Sunday, September 14, 2014

The Perils of Glass

Yesterday I was working at my desk when I heard a bang from the sunroom that I suspected was a bird striking a window. I had cleaned the glass on the back screen door a week or so ago and never replaced the bird-deterrent decal and unfortunately a bird collided with the glass door. As long as the interior door is closed this presents little danger to the birds. However on warm days when I opt to leave the interior door open, this screen door beckons birds toward what appears to be a convenient flyway.



I should know better. A few years back during migration, I lured a Gray-cheeked Thrush to its death via this manner.  Following this incident I purchased falcon silhouette decals to prevent future bird carnage. It would seem it can never be one of the ubiquitous House Sparrows who finds its demise via a window strike. Without fail, it always has to be some decent species other than your basic backyard junk bird that has to crash into the glass.

In yesterday's case, near death came to this Red-eyed Vireo... (well not really)


Fortunately, although stunned by the window strike, the bird appeared unharmed. I retrieved it from the back stoop, gave it some water, warmed it for a spell, shot a few macros of it and placed it back in the dogwood where I've seen it feeding the past few days.  It flew without difficulty after gathering composure and recuperating for a few minutes. Later in the day it announced it presence with a whine and I located it foraging on the fruits and insects of the Washington Hawthorne growing in my yard.

Today the Red-eyed Vireo returned again. Given that I get few woodland species visiting my yard, I'm 99% certain this is the same bird that's been present for several days.



Although my house has felt like the bane of my existence the past few years, I am proud of taking my yard from this in 2005 when I moved in....





And turning it into this in 2011...



And this today...



While this may not seem like much of an accomplishment for those who live in warmer and more temperate climates, transforming a rather barren landscape to a multidimensional oasis of trees, shrubs and plants, requires time and patience in the Upper Midwest.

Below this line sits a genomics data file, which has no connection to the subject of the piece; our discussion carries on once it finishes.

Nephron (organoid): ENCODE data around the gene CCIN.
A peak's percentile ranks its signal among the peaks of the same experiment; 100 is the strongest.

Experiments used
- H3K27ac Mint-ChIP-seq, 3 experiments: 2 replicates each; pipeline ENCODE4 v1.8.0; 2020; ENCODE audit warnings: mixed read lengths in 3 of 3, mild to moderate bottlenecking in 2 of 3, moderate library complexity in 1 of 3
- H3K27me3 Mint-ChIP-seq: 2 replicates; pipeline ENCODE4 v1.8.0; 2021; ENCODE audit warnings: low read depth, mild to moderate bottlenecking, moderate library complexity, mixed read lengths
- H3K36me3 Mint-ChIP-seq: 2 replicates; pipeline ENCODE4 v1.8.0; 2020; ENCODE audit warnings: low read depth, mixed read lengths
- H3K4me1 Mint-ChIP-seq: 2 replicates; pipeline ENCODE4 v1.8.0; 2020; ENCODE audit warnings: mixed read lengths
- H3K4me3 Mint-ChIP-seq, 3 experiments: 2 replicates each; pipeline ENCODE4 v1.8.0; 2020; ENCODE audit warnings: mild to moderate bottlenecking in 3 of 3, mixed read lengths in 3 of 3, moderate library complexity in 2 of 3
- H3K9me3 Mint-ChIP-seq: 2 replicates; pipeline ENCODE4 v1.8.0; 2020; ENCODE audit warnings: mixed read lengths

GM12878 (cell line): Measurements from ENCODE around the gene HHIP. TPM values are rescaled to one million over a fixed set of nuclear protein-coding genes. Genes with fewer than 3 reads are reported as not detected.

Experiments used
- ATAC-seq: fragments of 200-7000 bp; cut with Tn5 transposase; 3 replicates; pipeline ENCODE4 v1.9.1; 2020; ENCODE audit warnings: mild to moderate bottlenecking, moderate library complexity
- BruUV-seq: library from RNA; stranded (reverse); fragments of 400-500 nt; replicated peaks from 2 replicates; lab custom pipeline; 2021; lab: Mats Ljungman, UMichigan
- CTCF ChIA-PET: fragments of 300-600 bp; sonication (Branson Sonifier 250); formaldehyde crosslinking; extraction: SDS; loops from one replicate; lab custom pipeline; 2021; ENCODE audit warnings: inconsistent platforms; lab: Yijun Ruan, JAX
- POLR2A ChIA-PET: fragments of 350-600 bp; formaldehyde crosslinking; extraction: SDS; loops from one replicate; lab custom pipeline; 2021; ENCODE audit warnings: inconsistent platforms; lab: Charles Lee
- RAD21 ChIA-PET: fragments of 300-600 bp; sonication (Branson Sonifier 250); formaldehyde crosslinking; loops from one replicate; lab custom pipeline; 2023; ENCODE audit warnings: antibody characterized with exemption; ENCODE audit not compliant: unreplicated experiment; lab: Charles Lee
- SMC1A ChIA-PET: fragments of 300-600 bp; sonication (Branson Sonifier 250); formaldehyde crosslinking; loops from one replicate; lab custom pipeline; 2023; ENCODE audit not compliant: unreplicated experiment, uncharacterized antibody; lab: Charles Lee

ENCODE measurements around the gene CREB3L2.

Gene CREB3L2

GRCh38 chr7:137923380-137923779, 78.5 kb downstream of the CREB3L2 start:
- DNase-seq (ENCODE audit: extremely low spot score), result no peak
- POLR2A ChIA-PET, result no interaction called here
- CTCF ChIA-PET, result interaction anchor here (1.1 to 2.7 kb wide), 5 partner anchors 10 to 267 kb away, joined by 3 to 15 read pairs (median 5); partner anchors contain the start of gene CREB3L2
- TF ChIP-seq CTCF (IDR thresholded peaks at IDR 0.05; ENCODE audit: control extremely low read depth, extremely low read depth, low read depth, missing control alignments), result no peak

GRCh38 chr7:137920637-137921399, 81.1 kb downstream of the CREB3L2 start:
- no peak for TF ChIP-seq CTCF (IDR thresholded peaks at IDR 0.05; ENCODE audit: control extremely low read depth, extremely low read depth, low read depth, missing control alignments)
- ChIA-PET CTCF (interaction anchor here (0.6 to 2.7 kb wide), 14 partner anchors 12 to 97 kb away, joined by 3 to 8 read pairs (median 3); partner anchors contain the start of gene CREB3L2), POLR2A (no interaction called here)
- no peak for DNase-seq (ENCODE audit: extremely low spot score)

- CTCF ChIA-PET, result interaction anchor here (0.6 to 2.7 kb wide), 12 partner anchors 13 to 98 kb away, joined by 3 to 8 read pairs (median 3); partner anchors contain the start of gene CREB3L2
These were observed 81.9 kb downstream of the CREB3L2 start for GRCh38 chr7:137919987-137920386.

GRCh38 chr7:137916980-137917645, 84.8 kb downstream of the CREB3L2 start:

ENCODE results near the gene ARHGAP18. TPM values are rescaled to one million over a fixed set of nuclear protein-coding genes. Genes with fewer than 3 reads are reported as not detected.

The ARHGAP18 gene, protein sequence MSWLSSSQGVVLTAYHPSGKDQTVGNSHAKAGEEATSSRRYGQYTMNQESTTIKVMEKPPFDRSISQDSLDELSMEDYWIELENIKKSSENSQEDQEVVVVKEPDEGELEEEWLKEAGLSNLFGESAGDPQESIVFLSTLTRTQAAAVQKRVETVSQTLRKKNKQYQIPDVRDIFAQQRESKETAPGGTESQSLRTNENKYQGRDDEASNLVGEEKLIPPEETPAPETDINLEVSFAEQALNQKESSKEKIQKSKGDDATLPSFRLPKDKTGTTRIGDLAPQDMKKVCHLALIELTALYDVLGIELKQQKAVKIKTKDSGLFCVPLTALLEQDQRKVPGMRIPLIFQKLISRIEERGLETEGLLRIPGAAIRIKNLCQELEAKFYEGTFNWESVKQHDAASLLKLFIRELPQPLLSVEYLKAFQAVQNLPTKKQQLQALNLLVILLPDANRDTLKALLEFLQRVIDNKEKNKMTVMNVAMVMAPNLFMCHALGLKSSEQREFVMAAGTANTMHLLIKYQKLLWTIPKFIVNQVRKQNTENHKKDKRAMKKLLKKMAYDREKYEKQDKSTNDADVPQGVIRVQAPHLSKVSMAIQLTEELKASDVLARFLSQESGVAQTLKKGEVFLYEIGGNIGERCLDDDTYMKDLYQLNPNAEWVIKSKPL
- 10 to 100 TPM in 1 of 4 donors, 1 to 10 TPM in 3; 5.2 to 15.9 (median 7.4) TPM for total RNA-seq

In 2006, I joined the Arbor Day Foundation basically to receive some free fruiting trees that were mere twigs. Among them was my now thriving Washington Hawthorne and some dogwood variety, both of which the birds love as a food source and cover. In subsequent years I supplemented my plantings with a Silky Dogwood and Pagada Dogwood from the UW Arboretum Native Plant Sale. The Silky Dogwood, another bird favorite for its berries, thrived and readily sent up volunteers which I spread throughout the yard. The result is what you see today. While the shit House Sparrows and the chipmunks seem to consume most of the Silky Dogwood fruit, my expanding hummingbird population and Black-capped Chickadees enjoy the cover these native shrubs provide. However, my thriving trees and shrubs have begun to shade out my lavender, echinacea and other sun-loving perennials. This is par for the course in the life of a chaotic gardener who somewhat haphazardly developed this yard without a defined plan. Adaptation is key. Just today I transplanted some of these sun-loving plants to areas in my yard that can still support them.

My neighbor with his pesticide-laden, chemically-enhanced yard purports that I need a chainsaw, I beg to differ.

Despite my efforts, the bird life in my yard generally still remains to be a rather banal mix of House Sparrows, House Finches, American Goldfinches, Northern Cardinals, Mourning Doves, Downy Woodpeckers, and White-breasted Nuthatches. However on occasion I've proudly hosted the following species which I feel is somewhat of a decent accomplishment for a small urban Midwestern backyard:

Carolina Wren
Gray Catbird
Great Horned Owl
Swainson's Thrush
Tennessee Warbler
Cape May Warbler
Yellow-rumped Warbler
Brown Creeper
White-crowned Sparrow
Fox Sparrow

Also typical for an urban Midwestern backyard is the occasional visit from a feasting Cooper's Hawk. While these birds typically hunt my feeders, just recently a young Cooper's Hawk spent several minutes trying to access my House Sparrow trap. Eventually I felt bad for the energy the bird was expending and scared it off...



Regardless of the fondness and attachment I have for my yard, I am hoping this will be my last fall in my house. This yard is the most positive memory I will take with me when I leave.  It will be difficult to let go of this labor of love. However as with all things in life, I'm at getting better at the letting go thing. After all, nothing has permanence.

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